Republic of Samsung
So sprawling is Samsung’s modern-day empire that some South Koreans say it has become possible to live a Samsung-only life: Use a Samsung credit card to buy a Samsung TV for your Samsungmade apartment in which you’ll watch the Samsung-owned pro baseball team.
Samsung is South Korea’s greatest economic success, and, more recently, is also the subject of major controversy.
Economists, owners of smalland medium-size businesses, and some politicians say Samsung no longer merely powers the country, but in fact overpowers it, wielding influence that nearly matches that of the government.
Samsung draws the greatest scrutiny because it is by far the largest chaebol – the Korean term for corporate groups that were jump-started with government support – and because it is experiencing runaway prosperity as the rest of the economy slows down.
The conglomerate contributes roughly a fifth of South Korea’s gross domestic product.
Some Koreans call the country ‘‘The Republic of Samsung.’’
Famous globally for its electronics, Samsung would be one of the largest conglomerates in almost any country.
It’s a do-everything monolith, building roads and oil rigs, operating hotels and amusement parks, selling insurance, making not only the world’s best-selling smartphone, the Galaxy, but also selling key components to Apple for the iPhone – even as the two battle in a series of lawsuits.
Critics see in Samsung closed-door wealth, a family affair in which chairman Lee Kun-hee is passing power to his only son, Jay Lee.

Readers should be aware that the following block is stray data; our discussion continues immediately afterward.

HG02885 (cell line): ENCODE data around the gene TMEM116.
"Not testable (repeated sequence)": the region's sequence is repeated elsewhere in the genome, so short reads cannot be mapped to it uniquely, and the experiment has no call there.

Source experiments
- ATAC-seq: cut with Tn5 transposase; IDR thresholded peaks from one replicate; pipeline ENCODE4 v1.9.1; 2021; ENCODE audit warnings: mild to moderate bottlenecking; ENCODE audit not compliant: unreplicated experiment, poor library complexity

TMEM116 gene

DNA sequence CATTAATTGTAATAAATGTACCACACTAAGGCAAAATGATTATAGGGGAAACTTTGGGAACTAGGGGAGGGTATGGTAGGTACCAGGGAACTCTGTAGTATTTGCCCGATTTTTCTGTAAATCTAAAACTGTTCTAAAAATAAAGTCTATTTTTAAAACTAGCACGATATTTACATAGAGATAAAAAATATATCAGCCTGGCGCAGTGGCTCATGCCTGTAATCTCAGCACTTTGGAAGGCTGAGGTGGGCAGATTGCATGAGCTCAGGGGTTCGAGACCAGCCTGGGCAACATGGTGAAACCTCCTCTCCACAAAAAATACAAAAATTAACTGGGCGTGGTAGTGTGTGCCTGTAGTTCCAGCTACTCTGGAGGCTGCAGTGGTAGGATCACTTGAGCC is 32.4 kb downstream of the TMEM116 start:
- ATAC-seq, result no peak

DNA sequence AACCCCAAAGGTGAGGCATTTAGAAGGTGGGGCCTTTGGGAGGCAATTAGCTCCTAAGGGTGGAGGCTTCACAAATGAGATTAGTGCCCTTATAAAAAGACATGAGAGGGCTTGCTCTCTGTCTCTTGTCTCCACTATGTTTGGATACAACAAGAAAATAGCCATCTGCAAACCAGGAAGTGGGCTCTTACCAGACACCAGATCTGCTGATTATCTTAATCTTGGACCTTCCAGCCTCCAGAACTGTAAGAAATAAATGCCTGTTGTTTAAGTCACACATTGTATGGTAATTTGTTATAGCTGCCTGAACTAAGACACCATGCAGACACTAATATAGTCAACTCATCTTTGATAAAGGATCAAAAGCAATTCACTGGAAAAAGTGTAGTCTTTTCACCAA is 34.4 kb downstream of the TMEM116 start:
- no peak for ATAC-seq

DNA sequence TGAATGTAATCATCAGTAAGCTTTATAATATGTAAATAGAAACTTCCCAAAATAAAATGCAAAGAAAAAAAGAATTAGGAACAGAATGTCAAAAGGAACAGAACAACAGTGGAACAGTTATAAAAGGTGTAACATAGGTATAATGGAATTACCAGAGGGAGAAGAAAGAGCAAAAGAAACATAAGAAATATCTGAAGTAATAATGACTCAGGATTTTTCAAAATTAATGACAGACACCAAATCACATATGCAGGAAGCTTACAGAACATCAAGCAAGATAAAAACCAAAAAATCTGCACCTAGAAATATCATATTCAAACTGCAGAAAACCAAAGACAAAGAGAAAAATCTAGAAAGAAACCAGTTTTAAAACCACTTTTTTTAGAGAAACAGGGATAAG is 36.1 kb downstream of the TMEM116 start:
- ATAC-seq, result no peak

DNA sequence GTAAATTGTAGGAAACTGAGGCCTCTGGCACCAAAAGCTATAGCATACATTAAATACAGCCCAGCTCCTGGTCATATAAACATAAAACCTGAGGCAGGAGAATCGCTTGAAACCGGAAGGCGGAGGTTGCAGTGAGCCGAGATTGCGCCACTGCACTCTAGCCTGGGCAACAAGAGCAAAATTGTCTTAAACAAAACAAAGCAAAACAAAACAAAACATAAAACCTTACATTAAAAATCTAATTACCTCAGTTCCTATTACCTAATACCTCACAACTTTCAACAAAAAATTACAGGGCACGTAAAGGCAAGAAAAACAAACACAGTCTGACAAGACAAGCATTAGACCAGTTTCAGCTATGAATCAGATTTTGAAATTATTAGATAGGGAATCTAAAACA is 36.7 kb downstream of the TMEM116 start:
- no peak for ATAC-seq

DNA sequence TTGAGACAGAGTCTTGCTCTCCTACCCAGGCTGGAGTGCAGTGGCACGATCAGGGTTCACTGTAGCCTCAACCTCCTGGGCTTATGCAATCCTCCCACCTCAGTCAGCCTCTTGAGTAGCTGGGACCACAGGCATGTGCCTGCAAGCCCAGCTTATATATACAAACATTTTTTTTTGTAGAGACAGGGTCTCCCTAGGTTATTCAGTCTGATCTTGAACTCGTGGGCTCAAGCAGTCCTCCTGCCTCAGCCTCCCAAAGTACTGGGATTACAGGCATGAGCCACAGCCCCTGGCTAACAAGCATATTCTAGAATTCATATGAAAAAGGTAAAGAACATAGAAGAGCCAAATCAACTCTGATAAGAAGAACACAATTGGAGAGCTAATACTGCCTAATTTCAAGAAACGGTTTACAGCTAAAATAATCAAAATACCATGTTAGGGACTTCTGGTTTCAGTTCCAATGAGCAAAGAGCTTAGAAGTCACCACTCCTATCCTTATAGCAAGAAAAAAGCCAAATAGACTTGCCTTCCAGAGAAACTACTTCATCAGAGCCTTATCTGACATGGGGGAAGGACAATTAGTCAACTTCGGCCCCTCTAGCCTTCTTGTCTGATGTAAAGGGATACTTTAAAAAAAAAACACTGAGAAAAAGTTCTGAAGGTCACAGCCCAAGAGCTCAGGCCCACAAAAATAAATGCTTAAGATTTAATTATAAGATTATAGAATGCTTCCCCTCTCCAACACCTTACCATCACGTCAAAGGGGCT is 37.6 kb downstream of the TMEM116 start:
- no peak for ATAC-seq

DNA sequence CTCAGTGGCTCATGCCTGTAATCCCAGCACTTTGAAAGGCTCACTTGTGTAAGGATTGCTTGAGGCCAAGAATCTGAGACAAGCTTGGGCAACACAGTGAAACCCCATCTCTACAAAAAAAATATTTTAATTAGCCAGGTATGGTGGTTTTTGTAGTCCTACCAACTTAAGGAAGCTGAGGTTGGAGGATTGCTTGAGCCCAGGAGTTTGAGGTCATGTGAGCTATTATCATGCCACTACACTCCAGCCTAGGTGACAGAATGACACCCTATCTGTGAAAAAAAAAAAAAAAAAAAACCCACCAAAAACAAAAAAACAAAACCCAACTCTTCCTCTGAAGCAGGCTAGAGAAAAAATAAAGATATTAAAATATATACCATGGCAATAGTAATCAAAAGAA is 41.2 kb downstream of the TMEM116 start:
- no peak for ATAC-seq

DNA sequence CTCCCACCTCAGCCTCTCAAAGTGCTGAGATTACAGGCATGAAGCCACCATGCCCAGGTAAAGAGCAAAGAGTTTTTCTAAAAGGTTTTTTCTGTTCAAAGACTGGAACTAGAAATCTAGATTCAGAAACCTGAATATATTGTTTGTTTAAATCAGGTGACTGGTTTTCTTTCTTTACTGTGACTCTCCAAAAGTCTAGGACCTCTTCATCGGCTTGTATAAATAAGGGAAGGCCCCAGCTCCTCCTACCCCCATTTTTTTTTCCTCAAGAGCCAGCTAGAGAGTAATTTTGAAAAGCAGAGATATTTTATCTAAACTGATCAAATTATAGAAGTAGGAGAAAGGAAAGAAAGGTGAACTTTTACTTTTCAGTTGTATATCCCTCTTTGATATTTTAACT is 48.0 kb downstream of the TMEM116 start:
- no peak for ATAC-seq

‘‘You can even say the Samsung chairman is more powerful than the South Korean president,’’ said Woo Suk-hoon, host of a popular economics podcast. ‘‘Korean people have come to think of Samsung as invincible and above the law.’’
That sentiment has intensified in recent years, a period during which Samsung has obstructed price-fixing investigations – drawing only minor fines – and seen its chairman indicted for financial crimes, only to receive a presidential pardon ‘‘in the national interest’’.
Samsung, which began in 1938 by exporting vegetables and dried Korean fish, became a budding power after the alliance was forged between its founder, Lee Byungchull, and the military dictator, Park Chunghee, who controlled the country’s banks and determined who got loans. His daughter, Park Geun-hye, is president elect.
The conglomerate thrives now because it makes good products.
Samsung’s Galaxy Note: Larger than a smartphone and smaller than a tablet. The company will likely sell 20 million of them this year. It’s already sold over 100 million of its Galaxy smartphones.